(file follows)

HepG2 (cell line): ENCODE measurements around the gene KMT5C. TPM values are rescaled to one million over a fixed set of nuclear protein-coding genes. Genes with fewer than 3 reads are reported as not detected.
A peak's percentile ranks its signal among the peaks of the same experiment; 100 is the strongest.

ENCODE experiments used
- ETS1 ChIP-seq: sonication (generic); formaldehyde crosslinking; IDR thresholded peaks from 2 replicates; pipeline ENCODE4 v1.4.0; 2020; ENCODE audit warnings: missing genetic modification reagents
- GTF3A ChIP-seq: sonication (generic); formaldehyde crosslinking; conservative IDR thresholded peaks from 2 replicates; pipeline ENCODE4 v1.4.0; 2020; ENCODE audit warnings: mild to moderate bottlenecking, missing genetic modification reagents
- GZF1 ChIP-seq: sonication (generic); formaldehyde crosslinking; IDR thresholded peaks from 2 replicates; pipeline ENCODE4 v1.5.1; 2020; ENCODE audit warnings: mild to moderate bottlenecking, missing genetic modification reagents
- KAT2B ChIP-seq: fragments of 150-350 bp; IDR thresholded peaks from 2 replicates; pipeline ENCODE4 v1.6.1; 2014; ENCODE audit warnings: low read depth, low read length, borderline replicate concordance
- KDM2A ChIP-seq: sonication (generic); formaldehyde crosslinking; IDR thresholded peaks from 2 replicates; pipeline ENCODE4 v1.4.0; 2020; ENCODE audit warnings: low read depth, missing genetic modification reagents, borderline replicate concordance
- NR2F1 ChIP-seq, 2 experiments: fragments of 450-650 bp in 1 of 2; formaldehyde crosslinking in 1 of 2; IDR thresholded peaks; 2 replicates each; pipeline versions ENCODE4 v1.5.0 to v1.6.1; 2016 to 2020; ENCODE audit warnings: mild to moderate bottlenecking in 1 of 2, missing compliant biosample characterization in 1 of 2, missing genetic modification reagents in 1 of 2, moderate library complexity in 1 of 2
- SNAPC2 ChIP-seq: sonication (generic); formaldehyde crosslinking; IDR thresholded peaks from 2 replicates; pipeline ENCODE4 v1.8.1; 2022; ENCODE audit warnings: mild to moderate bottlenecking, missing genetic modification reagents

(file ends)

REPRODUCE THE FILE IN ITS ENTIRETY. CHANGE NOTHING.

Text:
HepG2 (cell line): ENCODE measurements around the gene KMT5C. TPM values are rescaled to one million over a fixed set of nuclear protein-coding genes. Genes with fewer than 3 reads are reported as not detected.
A peak's percentile ranks its signal among the peaks of the same experiment; 100 is the strongest.

ENCODE experiments used
- ETS1 ChIP-seq: sonication (generic); formaldehyde crosslinking; IDR thresholded peaks from 2 replicates; pipeline ENCODE4 v1.4.0; 2020; ENCODE audit warnings: missing genetic modification reagents
- GTF3A ChIP-seq: sonication (generic); formaldehyde crosslinking; conservative IDR thresholded peaks from 2 replicates; pipeline ENCODE4 v1.4.0; 2020; ENCODE audit warnings: mild to moderate bottlenecking, missing genetic modification reagents
- GZF1 ChIP-seq: sonication (generic); formaldehyde crosslinking; IDR thresholded peaks from 2 replicates; pipeline ENCODE4 v1.5.1; 2020; ENCODE audit warnings: mild to moderate bottlenecking, missing genetic modification reagents
- KAT2B ChIP-seq: fragments of 150-350 bp; IDR thresholded peaks from 2 replicates; pipeline ENCODE4 v1.6.1; 2014; ENCODE audit warnings: low read depth, low read length, borderline replicate concordance
- KDM2A ChIP-seq: sonication (generic); formaldehyde crosslinking; IDR thresholded peaks from 2 replicates; pipeline ENCODE4 v1.4.0; 2020; ENCODE audit warnings: low read depth, missing genetic modification reagents, borderline replicate concordance
- NR2F1 ChIP-seq, 2 experiments: fragments of 450-650 bp in 1 of 2; formaldehyde crosslinking in 1 of 2; IDR thresholded peaks; 2 replicates each; pipeline versions ENCODE4 v1.5.0 to v1.6.1; 2016 to 2020; ENCODE audit warnings: mild to moderate bottlenecking in 1 of 2, missing compliant biosample characterization in 1 of 2, missing genetic modification reagents in 1 of 2, moderate library complexity in 1 of 2
- SNAPC2 ChIP-seq: sonication (generic); formaldehyde crosslinking; IDR thresholded peaks from 2 replicates; pipeline ENCODE4 v1.8.1; 2022; ENCODE audit warnings: mild to moderate bottlenecking, missing genetic modification reagents